The Castro Crisis; 10 days on
Just when we thought the plummeting cedi, soaring fuel prices and World Cup scandals were the worst storms gripping our nation, another lightning bolt struck at Ghana’s heart.
The disappearance of beloved hiplife performer Castro and his companion Janet Bandu could not have hit harder at the worst of times; the situation has left thousands nationwide hoping and praying for the best but fearing the worst.
It is in times like these that people turn to spiritual mediums and religions for the answers that man cannot find; seeking comfort in the mysteries of the divine in the face of death and the unknown. But it is also a time for introspection, a national moment not only of silence in preparation for the worst of outcomes, but of insight into the place faith has in our country.
According to therichest.com, a popular website that compiles news stories, facts and stats into a tight ‘top ten’ format, Ghana places number 1 on its ‘The Top Ten Countries With Most Religious People’ article, just after neighboring rival Nigeria.
‘Ghanaians have been described as the most religious nationality in the world with an estimated 96% of them claiming to be actively religious while only 2% were non-practicing. The rest were split as to their beliefs.’ (Quote from therichest.com). In a global 2006-2008 Gallup Poll survey into the importance of religion to the populations of the world’s nations, 94.5% of Ghanaians answered ‘yes’ to the question, ‘is religion important to your daily life?’
Over the past two weeks, there have been stories of religious leaders and practitioners vying for the nation’s attention; from the ritualist who nearly drowned trying to bring Castro back before being rescued by a passing canoe to the members of the New International Church, who have vowed to begin a valiant 24 hour prayer vigil to save the performer, to the ‘Prophet’ Dr. Yiadom, who claims to be withholding knowledge of Castro’s whereabouts that he refuses to release to the public until being acknowledged respectfully by Castro’s grieving parents.
Controversy and superstition sweep the land, carrying tales of esoteric deities wedding the two missing persons in underwater kingdoms and Castro himself prophesying his own disappearance in his hit song, ‘She Dey Do Me’ like a fetid stench.
Meanwhile the search for two missing persons has gone on in vain for more than a week now, leaving authorities and a few search parties with nothing but unsubstantiated myths and thin leads.
I fully understand the need for a religion in a person’s life. It gives one a sense of purpose and security, guidance by a higher power that will adore, protect and teach his believers all throughout their lives, eventually rewarding the good and punishing the wicked.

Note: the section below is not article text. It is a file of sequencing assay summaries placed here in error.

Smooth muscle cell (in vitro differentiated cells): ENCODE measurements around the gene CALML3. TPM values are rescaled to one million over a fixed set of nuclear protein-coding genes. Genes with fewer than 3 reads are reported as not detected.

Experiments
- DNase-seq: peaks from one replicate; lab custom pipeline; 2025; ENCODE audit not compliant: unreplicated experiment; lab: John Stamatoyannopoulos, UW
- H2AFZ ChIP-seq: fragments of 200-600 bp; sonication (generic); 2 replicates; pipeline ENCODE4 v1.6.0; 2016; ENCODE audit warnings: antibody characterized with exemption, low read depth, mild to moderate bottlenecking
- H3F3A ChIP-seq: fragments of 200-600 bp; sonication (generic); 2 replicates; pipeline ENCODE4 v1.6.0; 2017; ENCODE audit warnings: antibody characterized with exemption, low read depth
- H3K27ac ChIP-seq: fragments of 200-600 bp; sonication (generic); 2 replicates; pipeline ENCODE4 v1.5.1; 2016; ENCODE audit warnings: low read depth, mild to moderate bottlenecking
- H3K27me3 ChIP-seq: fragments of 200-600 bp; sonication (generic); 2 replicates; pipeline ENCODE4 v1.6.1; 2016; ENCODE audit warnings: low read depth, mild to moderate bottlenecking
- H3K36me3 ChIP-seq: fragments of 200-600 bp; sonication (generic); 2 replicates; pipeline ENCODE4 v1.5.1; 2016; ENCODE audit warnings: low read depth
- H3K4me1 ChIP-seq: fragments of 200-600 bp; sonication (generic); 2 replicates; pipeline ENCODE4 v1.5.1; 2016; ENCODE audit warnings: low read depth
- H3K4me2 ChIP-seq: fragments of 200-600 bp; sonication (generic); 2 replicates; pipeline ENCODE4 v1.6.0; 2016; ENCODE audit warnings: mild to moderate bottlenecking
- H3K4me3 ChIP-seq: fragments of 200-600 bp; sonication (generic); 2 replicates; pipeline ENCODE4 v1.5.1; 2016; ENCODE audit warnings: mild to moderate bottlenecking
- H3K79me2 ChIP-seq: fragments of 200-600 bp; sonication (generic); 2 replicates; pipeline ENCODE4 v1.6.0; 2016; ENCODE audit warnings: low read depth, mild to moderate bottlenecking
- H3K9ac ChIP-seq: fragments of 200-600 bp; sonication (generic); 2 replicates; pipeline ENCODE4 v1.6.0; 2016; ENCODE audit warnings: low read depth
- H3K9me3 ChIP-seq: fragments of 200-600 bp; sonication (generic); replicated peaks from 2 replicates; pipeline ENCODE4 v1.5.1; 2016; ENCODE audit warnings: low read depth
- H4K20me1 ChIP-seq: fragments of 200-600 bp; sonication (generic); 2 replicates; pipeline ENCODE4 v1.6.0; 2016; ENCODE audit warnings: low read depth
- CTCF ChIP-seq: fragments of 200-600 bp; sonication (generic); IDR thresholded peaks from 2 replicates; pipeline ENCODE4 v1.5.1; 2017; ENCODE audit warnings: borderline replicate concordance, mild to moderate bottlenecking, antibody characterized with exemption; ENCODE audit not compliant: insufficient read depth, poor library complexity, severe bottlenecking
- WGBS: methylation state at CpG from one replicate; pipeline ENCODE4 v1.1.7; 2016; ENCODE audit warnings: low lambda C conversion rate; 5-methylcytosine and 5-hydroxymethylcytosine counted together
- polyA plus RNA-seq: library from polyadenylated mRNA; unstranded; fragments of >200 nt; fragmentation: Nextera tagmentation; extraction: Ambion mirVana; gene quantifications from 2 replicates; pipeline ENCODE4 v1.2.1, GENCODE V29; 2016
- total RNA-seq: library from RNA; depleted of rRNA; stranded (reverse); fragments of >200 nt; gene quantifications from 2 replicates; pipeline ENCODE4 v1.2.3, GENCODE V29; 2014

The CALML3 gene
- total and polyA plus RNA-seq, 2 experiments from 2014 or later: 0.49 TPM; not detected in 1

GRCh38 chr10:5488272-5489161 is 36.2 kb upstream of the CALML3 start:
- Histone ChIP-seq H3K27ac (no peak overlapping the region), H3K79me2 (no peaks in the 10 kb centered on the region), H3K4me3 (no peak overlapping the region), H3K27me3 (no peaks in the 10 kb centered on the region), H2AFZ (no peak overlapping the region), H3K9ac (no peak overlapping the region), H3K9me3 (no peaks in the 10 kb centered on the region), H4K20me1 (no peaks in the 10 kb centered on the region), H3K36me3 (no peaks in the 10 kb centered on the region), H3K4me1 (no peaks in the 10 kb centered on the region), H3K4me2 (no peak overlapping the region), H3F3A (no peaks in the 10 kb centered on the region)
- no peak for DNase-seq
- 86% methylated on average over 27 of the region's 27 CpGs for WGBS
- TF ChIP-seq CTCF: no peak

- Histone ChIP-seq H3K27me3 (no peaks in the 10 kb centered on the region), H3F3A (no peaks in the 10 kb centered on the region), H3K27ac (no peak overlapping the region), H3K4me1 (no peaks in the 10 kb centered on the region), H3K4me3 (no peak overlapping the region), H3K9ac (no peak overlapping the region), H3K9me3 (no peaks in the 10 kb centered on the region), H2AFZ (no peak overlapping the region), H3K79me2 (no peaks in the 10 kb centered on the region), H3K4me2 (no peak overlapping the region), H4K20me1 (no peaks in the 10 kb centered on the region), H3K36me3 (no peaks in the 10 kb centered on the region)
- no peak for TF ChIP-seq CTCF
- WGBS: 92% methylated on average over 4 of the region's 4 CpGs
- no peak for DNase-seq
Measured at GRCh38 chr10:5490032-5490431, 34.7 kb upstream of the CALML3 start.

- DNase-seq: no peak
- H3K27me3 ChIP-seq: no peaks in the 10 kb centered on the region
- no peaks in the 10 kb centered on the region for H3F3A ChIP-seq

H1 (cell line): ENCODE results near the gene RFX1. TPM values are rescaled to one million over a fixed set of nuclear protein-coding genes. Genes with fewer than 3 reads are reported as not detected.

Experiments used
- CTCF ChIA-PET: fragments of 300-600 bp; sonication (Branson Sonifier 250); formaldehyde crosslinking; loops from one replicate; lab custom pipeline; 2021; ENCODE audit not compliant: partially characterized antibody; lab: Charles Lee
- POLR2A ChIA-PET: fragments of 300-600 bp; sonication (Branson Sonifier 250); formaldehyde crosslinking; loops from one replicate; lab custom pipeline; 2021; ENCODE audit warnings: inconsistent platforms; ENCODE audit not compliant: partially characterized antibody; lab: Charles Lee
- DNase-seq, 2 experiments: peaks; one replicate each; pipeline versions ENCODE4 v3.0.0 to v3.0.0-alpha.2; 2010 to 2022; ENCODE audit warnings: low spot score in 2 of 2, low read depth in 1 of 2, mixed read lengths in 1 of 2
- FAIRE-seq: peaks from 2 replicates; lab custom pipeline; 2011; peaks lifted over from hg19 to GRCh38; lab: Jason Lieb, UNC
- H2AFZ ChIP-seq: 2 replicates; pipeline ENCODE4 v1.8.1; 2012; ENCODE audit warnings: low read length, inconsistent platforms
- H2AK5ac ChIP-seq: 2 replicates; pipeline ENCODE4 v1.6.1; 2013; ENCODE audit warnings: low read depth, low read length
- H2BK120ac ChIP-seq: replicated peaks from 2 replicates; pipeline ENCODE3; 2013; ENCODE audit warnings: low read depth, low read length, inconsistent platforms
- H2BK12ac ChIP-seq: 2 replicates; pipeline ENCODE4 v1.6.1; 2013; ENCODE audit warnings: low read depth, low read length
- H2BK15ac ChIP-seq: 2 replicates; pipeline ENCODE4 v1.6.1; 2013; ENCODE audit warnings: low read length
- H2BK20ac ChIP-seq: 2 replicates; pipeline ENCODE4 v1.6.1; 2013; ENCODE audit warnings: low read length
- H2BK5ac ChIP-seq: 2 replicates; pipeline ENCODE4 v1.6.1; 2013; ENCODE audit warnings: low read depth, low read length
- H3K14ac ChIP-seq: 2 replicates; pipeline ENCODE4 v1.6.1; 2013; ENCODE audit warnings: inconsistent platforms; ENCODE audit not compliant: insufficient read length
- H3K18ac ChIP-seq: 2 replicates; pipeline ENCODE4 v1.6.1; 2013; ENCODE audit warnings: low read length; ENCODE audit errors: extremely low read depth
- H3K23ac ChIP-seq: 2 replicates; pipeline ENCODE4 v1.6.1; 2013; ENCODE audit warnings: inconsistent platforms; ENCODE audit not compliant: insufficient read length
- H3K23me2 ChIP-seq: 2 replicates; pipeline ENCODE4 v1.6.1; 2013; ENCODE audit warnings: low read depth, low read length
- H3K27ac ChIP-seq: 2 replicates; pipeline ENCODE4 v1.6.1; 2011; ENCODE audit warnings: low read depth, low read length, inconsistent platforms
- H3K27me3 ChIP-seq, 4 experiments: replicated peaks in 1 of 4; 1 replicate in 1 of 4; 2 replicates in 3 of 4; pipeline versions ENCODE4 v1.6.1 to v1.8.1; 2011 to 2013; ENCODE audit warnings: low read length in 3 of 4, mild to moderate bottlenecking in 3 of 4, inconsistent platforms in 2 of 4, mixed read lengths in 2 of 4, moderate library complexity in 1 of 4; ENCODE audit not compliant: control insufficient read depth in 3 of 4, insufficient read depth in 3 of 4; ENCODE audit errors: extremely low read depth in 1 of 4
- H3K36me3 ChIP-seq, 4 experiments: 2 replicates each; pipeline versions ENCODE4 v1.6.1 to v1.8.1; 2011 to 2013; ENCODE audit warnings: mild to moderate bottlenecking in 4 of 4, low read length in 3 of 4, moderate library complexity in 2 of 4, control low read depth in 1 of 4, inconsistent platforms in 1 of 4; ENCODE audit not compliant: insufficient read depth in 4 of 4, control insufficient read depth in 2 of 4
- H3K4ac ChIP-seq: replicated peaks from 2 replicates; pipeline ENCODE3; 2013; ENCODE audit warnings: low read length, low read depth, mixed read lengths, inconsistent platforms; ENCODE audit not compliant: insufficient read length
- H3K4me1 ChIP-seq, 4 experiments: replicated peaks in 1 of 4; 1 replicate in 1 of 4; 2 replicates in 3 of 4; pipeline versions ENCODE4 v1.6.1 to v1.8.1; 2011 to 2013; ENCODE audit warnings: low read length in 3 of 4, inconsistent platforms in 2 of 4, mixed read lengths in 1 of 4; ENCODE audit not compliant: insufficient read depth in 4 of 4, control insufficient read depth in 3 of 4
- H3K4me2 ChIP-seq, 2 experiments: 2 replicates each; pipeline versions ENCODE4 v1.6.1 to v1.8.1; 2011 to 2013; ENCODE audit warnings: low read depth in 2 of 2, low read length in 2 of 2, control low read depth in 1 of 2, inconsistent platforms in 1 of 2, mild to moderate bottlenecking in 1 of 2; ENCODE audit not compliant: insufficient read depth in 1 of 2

Religions give people hope, strengthen their resolves with faith and provide comfort to mankind against death with the promise of paradise. But it is these very things that have damned religious populations to terrible acts of war and ignorance in the past, that blind people to the world below the cloudy foundations of their Deities paradise.
Their respective beliefs in their positions as God’s chosen ones have damned Israelis and Pakistanis to centuries of war, where discussions of important matters have always been poisoned by undercurrents of religious rivalry. Muslims and Christians alike have slaughtered millions before the eyes of their all-compassionate higher powers in Crusades and Jihads over the course of history.
The point I make is that it is time we all placed our rosaries back into the spines of our Bibles and cupboards, rolled up our prayer mats and began to take steps towards recovering one of our nation’s most beloved sons.
Let us hear of search parties marching relentlessly along the shores of the River Volta, of diving teams joining the good people of the Ghana Police Services Marine Division in their intensifying search for the missing duo.
Enough with the fervent medicine men and the ‘Prophets’ in their shiny suits and bombastic church services. It is time we as a people begin to search in earnest, over every sand dune and muddy bank, watchful eyes fixed on the choppy grey waves of the surrounding lakes that run through our beautiful country.
If we, as one of the world’s most religious nations, with all the deities in heaven by our side, cannot truly commit ourselves to finding the bodies of Theophilus Tagoe and Janet Bandu, we not only cast a shadow of doubt upon ourselves as a united nation, but upon the faces of the very Gods we toil ceaselessly to venerate.
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